Running a cleaning business isn’t easy, and at times it can be overwhelming. Feel confident in asking others for help and delegating to competent employees.
Delegating. Some cleaning managers and supervisors overdo it, dumping anything and everything on their employees, while others don’t do it enough, overloading themselves with work. The managers and supervisors who don’t delegate enough are often hesitant to trust anyone else to do things “their way.”
However, delegation and its importance to effective management can’t be understated. Delegating is all about improving workflow and capacity, not just managing your own workload. But why should you delegate? There are several reasons:
- To achieve a healthy work/life balance.
- To meet growing business needs, because as cleaning consultant Mickey Crowe says, when we try to wear many hats, “we simply cannot do everything well.”
- To promote personal development of your employees, which allows for even greater business growth.
So, how do we effectively delegate? Here are a few things to consider:
Planning: As you determine who has the time to take on a new project, really consider the person you have in mind. It doesn’t matter if the delegated task falls on the cleaning or administrative side of the business; it’s most important to match the employee’s skill to the delegated task. Think about each employee’s strengths and weaknesses, as well as their passion and desire for additional responsibilities.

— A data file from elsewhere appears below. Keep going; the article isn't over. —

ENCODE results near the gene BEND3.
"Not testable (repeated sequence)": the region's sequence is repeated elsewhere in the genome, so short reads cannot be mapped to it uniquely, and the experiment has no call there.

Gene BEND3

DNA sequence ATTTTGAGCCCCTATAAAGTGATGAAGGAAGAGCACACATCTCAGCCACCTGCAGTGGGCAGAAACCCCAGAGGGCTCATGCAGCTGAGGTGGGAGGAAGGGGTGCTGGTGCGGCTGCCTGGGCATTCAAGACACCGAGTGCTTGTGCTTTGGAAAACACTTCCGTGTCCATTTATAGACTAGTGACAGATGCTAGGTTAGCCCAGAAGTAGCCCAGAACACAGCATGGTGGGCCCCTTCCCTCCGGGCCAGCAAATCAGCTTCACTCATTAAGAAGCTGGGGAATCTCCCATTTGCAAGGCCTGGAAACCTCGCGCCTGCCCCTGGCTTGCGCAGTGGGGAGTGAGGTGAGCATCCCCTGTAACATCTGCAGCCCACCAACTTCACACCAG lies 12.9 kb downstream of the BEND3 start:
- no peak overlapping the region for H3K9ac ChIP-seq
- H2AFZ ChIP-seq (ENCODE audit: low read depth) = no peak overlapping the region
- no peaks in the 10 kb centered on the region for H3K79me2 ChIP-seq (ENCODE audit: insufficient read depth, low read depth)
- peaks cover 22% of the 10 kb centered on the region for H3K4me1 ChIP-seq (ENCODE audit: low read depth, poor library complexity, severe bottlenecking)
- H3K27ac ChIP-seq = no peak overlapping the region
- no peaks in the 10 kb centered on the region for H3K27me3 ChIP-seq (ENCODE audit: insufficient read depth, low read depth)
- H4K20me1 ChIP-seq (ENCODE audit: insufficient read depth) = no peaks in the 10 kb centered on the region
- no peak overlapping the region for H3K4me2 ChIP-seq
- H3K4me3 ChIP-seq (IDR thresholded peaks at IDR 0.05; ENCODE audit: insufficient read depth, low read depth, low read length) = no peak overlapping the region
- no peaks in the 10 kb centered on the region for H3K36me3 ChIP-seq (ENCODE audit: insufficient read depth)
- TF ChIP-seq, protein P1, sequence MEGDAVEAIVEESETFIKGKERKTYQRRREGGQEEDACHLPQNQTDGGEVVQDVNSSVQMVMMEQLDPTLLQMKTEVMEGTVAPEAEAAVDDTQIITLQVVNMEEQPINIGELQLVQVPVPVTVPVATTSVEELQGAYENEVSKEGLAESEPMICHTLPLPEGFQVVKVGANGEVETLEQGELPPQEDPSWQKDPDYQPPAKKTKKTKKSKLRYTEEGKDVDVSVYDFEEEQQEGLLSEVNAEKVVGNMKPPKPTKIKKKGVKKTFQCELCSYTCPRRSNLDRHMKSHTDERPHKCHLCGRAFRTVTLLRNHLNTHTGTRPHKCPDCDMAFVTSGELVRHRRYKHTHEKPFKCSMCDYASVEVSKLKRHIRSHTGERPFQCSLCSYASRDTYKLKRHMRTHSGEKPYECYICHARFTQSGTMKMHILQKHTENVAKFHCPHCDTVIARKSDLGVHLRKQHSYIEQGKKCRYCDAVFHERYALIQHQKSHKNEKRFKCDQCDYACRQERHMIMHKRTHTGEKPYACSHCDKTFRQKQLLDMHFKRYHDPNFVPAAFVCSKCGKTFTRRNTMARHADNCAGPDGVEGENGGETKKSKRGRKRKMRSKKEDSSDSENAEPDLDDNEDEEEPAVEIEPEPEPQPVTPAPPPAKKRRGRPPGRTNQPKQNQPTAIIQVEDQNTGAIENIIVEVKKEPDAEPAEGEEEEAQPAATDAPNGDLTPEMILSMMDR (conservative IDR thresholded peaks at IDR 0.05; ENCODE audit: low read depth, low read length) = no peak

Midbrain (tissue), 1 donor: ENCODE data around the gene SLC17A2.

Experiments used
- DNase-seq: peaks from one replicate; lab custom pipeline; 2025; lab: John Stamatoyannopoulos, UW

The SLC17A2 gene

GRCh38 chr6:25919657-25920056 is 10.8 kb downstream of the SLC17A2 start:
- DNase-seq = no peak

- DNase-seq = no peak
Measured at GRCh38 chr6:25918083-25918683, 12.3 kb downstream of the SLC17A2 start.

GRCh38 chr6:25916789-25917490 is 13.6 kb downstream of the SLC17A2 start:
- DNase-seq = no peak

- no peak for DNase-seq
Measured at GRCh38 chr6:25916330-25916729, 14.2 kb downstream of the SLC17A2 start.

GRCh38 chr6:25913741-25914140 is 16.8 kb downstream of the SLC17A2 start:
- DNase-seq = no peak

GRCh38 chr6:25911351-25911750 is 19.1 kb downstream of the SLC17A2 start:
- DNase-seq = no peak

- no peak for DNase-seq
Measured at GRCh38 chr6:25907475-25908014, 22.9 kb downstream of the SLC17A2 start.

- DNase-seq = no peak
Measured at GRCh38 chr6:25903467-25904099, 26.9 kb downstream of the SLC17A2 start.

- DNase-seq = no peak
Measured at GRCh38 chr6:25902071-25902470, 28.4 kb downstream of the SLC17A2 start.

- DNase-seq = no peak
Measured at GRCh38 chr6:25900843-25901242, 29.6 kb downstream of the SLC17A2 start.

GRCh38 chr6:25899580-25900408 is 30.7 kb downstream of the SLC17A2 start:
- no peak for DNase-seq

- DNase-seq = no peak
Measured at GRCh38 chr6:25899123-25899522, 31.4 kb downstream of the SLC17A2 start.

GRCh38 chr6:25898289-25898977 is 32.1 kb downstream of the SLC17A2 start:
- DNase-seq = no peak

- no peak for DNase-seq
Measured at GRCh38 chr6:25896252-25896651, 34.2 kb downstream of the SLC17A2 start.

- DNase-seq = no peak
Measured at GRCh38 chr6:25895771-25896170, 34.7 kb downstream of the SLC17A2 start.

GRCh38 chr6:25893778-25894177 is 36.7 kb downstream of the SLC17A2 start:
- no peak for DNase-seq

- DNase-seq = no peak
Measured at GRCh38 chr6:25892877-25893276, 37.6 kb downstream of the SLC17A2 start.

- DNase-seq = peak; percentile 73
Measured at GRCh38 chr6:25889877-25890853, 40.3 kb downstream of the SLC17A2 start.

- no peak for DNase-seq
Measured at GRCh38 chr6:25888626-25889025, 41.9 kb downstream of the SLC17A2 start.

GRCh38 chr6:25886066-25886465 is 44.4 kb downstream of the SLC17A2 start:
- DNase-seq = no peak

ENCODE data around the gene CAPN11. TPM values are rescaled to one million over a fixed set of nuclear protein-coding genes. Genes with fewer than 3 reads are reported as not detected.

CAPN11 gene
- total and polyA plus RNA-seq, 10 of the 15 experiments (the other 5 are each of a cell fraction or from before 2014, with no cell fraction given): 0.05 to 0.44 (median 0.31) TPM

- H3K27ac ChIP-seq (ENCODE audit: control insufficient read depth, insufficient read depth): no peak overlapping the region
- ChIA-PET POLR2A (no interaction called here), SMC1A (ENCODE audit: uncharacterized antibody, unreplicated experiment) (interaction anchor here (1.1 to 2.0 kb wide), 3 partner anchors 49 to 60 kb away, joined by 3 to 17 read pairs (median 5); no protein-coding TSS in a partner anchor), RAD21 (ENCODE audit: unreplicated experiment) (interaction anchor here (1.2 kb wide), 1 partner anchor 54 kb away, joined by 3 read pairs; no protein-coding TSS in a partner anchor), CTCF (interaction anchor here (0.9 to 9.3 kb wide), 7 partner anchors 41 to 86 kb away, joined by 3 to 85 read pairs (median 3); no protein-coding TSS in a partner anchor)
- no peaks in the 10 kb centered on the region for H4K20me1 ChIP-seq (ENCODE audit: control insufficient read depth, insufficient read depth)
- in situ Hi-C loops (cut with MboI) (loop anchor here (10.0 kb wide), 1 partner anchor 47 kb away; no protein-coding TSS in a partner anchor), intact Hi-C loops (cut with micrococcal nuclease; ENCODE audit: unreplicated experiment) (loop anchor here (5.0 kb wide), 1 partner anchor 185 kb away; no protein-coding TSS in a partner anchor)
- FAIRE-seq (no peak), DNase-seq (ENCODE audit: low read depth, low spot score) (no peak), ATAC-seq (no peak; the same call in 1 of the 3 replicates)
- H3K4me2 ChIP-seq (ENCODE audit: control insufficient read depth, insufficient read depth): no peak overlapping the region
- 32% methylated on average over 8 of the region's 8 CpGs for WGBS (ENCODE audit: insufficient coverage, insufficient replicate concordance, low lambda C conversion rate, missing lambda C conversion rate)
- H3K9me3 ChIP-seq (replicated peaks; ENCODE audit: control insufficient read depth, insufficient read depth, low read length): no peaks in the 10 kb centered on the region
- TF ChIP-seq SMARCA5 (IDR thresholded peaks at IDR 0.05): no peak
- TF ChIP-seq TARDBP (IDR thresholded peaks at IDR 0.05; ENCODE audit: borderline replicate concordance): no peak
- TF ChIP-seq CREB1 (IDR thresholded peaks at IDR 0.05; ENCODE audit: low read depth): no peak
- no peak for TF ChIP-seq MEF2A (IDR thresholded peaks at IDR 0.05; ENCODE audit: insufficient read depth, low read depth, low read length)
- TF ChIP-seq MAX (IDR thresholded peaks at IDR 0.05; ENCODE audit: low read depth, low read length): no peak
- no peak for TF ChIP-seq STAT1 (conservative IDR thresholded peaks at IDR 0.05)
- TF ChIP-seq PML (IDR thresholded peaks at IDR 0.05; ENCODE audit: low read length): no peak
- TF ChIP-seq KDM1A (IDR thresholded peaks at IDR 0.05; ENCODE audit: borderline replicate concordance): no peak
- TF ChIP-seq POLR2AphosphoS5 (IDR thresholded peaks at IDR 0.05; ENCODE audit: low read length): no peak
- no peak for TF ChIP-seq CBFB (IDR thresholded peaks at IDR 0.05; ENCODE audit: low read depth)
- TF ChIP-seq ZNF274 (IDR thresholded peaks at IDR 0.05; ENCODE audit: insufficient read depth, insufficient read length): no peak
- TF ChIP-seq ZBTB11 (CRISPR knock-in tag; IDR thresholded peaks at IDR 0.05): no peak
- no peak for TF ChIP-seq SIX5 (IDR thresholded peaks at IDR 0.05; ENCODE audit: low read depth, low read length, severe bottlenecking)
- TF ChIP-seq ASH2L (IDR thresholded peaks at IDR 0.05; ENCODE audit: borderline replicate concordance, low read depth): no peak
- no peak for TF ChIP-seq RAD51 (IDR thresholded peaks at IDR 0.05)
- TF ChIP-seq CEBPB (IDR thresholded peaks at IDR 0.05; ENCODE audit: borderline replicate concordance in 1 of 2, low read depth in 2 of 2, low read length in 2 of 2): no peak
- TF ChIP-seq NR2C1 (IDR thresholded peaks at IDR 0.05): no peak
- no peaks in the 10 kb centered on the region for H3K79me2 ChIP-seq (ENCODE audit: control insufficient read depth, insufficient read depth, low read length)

Set the expectation: Stephen R. Covey, author of The 7 Habits of Highly Effective People, teaches in his second habit to “begin with the end in mind.” When you first delegate a task, clearly explain what you want done and provide a set deadline. Include any metrics you will use to assess the quality or success of the task and try to use numbers whenever possible.
Remember, this is also a discussion, so give the employee an opportunity to accept the assignment and ask clarifying questions. If this step doesn’t happen, the employee will not take ownership of the task, which may stall the employee’s progress and cause other problems later.
Resources: It is vital that you communicate the resources your employees have available to them. For example, a quick reference sheet could help a new cleaner keep working if you aren’t available for questions. Larger projects may include onboarding additional employees or maintaining a budget.
Ongoing Communication: As an employee completes an assignment, it is important to position yourself as a mentor. This allows you to celebrate success in real time, catch problems early and build rapport with your employees.
Do not let your employees “reverse delegate” an assignment. If you take back an assignment, not only have you added to your to-do list, you have also robbed your employees of a learning experience, which may have greater consequences to your business.
Consequences: Remember that consequences are not inherently negative. As you assign tasks, show your employees how their assignments connect to the company’s goals. Discuss how completion of the task impacts the company.
Doing this empowers employees to take ownership over their part of the business. It also helps them to start thinking of the company’s health, which will prepare them for their next career step.
It’s OK to delegate! By gradually delegating tasks to trustworthy and capable employees, providing them with clear instructions and, most importantly, demonstrated appreciation, you’ll breathe more easily. Effective delegation will make your team better and your cleaning business more successful in the long run, even if it involves a little more patience and some short-term growing pains.
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